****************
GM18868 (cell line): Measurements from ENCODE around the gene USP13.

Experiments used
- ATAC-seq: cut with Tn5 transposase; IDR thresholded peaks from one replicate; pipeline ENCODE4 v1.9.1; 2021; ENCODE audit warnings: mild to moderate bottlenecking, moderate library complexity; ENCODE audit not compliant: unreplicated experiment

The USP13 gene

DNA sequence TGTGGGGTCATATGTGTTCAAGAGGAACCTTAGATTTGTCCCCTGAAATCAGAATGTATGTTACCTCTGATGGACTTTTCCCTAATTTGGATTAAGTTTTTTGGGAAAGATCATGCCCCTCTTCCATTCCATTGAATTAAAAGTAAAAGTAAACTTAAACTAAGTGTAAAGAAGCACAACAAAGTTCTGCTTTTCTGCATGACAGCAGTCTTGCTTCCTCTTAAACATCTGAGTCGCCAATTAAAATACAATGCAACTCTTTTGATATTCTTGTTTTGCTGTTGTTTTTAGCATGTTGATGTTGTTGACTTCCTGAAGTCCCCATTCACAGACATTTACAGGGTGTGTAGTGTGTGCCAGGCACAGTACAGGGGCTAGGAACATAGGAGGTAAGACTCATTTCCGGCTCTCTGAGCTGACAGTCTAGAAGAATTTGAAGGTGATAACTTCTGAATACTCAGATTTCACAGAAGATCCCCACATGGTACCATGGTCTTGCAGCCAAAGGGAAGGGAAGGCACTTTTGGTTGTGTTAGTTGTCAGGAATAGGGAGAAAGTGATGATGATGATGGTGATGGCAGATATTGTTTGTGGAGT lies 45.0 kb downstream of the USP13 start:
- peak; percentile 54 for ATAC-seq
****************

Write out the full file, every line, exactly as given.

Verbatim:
GM18868 (cell line): Measurements from ENCODE around the gene USP13.

Experiments used
- ATAC-seq: cut with Tn5 transposase; IDR thresholded peaks from one replicate; pipeline ENCODE4 v1.9.1; 2021; ENCODE audit warnings: mild to moderate bottlenecking, moderate library complexity; ENCODE audit not compliant: unreplicated experiment

The USP13 gene

DNA sequence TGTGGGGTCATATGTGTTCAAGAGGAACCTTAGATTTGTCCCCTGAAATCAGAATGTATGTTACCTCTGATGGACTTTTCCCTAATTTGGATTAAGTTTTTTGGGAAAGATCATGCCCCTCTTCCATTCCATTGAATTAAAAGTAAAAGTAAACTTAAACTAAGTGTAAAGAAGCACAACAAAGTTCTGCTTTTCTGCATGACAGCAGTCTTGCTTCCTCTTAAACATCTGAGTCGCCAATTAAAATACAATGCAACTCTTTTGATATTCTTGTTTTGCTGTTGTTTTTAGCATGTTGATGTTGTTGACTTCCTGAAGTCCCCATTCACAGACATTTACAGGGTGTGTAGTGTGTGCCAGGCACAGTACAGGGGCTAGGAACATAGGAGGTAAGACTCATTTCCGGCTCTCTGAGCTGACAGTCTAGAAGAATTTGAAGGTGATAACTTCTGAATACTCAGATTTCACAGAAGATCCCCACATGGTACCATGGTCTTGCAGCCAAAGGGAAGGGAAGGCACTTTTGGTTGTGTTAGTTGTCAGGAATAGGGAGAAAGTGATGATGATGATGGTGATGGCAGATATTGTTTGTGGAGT lies 45.0 kb downstream of the USP13 start:
- peak; percentile 54 for ATAC-seq